No differences were found in clinical, immune, or biochemical parameters between CS patients without previous cerebrovascular events (CS1) and CS subjects suffering from TIA or stroke (CS2) (data not shown). No sex-related differences were found (data not shown).

+838 C/G MT2A and −209 A/G MT2A Genotype and Allele Distributions

Examination of CS patients and the healthy elderly control group revealed no significant deviations of genotypic frequencies from the Hardy Weinberg expectation when we considered the two MT2A polymorphisms (Table 3). We instead observed significantly different genotypic distribution of +838 C/G MT2A polymorphisms between patients and the control population (P < 0.05). In particular, C− genotype frequency was higher in CS1 and CS2 patients compared with healthy controls (P < 0.05, as determined by Fisher Exact Test using the approximation of Woolf). Accordingly, a significant increment of G-allele frequency was found in CS1 (OR = 1.47, P = .028, 95% CI = 1.048–2.054) and in CS2 patients (OR = 1.793, P = .008, 95% CI = 1.160–2.771) compared with Age-matched controls. By contrast, CS1 and CS2 subjects showed quite similar genotypic frequencies, even though the C− genotype tended to increase in the CS2 compared with the CS1 group (73% vs 66%) with a higher OR (2.13 vs 1.52) (Table 3).
Table 3

+838 C/G MT2A Genotypic and Allelic Frequencies in CS1 and CS2 Patients and Elderly Controlsa

 

Elderly controls (n = 218)

CS1 patients (without cerebrovascular episodes) (n = 188)

CS2 patients (n = 100)

 

n

Frequency

n

Frequency

n

Frequency

Genotypes

      

GG (C−)

122

0.56

124

0.66

73

0.73

CG (C +)

81

0.37

57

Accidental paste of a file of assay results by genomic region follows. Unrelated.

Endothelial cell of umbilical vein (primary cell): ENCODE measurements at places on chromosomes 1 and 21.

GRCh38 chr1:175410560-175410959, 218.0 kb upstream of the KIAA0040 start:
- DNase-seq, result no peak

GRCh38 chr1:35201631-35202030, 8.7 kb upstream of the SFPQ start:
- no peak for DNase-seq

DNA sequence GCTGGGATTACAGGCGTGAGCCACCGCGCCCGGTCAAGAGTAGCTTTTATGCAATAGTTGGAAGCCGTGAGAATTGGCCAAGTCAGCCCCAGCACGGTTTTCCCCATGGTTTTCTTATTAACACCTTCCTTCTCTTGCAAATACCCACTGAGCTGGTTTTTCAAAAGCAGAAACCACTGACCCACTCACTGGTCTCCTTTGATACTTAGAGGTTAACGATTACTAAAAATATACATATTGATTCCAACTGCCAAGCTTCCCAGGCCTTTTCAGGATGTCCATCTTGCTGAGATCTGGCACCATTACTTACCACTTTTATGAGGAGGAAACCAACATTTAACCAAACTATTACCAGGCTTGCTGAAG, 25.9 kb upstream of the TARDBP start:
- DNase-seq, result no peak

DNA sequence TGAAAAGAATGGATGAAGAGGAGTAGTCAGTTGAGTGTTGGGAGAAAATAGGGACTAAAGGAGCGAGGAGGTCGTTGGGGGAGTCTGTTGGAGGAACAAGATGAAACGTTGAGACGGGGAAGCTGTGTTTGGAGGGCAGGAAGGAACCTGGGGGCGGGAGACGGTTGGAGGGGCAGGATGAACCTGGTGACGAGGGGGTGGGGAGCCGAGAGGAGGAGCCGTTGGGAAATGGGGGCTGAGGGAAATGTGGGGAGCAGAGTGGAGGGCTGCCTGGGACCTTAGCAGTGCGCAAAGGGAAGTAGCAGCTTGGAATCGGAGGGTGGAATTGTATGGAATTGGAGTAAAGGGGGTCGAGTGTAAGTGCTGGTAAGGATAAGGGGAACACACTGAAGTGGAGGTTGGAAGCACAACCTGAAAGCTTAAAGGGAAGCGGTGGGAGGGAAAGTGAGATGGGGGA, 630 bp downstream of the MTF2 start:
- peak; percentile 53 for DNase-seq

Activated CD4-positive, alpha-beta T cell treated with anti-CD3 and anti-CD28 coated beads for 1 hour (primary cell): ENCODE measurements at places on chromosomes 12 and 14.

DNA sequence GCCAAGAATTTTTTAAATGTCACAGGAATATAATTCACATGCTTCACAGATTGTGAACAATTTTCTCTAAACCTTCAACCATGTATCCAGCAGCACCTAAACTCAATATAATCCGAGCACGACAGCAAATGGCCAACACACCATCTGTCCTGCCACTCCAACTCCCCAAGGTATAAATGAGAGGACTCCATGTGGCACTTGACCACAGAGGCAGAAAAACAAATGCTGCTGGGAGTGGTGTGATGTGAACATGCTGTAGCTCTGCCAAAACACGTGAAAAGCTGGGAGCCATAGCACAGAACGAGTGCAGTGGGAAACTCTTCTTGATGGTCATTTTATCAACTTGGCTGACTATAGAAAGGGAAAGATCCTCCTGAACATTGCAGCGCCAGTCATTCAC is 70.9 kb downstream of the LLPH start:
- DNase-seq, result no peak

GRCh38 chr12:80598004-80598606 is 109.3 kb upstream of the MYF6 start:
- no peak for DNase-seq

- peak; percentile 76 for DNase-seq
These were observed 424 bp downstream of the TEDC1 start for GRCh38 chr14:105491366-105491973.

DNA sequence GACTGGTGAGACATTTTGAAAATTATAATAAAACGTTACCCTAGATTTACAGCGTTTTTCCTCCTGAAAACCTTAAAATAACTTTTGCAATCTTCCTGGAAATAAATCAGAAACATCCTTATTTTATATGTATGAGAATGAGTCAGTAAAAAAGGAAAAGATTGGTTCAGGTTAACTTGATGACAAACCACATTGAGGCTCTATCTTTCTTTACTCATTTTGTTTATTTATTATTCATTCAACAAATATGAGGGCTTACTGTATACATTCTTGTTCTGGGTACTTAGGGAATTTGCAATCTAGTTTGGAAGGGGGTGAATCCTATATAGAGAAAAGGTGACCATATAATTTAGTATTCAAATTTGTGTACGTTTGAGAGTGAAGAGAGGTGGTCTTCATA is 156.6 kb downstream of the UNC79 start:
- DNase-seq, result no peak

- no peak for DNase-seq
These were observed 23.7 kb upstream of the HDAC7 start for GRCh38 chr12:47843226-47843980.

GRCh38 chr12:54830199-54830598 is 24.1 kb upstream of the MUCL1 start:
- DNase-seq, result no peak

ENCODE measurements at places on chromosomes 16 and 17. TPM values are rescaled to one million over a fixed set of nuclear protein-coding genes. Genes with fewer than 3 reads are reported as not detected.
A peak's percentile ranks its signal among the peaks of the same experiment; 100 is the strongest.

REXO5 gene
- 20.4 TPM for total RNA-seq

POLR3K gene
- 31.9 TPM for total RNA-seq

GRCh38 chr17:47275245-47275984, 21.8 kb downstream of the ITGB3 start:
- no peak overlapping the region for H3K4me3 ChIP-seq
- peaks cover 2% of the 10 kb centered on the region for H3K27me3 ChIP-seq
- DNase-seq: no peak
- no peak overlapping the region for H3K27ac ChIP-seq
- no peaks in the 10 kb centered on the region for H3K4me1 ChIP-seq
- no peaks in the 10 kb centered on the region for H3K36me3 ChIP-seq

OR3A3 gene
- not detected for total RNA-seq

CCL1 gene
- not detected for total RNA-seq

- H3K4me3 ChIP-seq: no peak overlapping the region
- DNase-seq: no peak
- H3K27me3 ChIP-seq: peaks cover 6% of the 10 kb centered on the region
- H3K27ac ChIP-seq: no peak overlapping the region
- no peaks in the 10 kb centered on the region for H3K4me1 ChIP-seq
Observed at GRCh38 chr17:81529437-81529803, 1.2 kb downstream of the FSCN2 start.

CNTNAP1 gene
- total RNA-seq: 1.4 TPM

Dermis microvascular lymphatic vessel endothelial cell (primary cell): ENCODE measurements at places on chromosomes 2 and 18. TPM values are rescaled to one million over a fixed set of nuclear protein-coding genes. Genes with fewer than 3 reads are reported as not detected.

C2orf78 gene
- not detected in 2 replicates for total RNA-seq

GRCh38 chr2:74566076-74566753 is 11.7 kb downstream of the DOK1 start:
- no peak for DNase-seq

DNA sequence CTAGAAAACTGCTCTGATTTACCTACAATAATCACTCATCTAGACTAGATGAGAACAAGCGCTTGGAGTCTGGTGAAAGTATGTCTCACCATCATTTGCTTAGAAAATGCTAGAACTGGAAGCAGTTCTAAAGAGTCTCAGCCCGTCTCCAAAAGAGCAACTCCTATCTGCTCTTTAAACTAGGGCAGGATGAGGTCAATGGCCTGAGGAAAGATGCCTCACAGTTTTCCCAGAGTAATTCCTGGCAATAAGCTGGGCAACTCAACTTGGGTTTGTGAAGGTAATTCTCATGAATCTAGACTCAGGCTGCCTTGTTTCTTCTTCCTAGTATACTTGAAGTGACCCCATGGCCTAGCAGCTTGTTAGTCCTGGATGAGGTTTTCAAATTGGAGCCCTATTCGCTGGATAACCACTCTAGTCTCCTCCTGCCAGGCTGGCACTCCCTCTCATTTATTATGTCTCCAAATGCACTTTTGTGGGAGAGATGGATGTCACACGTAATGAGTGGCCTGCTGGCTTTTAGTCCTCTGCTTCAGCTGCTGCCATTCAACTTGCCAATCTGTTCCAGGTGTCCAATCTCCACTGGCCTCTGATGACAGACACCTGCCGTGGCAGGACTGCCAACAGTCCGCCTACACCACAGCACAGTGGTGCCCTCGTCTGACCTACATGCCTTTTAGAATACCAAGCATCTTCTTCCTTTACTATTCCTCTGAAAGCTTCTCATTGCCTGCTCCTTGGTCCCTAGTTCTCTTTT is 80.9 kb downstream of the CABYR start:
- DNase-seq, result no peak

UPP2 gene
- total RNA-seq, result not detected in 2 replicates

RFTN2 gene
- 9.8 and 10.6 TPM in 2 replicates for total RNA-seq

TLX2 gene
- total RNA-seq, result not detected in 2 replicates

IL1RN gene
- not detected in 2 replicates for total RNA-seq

0.30

22

0.22

CC (C +)

15

0.07

7

0.04

5

0.05

Total

218

 

188

 

100

 

Alleles

      

G allele

325

0.75

305

0.81

168

0.84

C allele

111

0.25

71

0.19

32

0.16

Total

436

 

376

 

200

 

aPatients and controls were in Hardy Weinberg equilibrium (P > 0.05). Significant differences of +838 C/G MT2A genotype distributions were observed between CS1 patients, CS2 patients, and elderly controls (Χ2 = 10.612, df = 4, P= .031), and between CS2 patients and elderly controls (Χ2 = 8.492, df = 2, P = .014). However, the comparison between CS1 and CS2 patients failed to reach statistical significance (Χ2 = 1,498, df = 2, P= .23).

A significant increment of C− carrier frequencies was observed in CS1 and CS2 patients compared with elderly controls (OR = 1.525; P= .042, 95% CI = 1.019–2.282 and OR = 2.13, P = .004, 95% CI = 1.27–3.56, respectively) as determined by Fisher exact test using the approximation of Woolf. Accordingly, a significant increment of G allele frequency was found in CS1 (OR = 1.47, P = .028, 95% CI = 1.048–2.054) and in CS2 patients (OR = 1.793, P= .008, 95% CI = 1.160–2.771) compared with elderly controls.

As for the −209 A/G MT2A polymorphism, no differences in genotypic distribution were found when we compared healthy age-matched controls and CA and CS2 patients. The allelic frequency was also similar among the three groups (Table 4).
Table 4

−209 A/G MT2A Genotypic and Allelic Frequencies in CS1 and CS2 Patients and Elderly Controlsa

 

Elderly controls (n = 218)

CS1 patients (without cerebrovascular episodes) (n = 188)

CS2 patients (n = 100)

 

n

Frequency

n

Frequency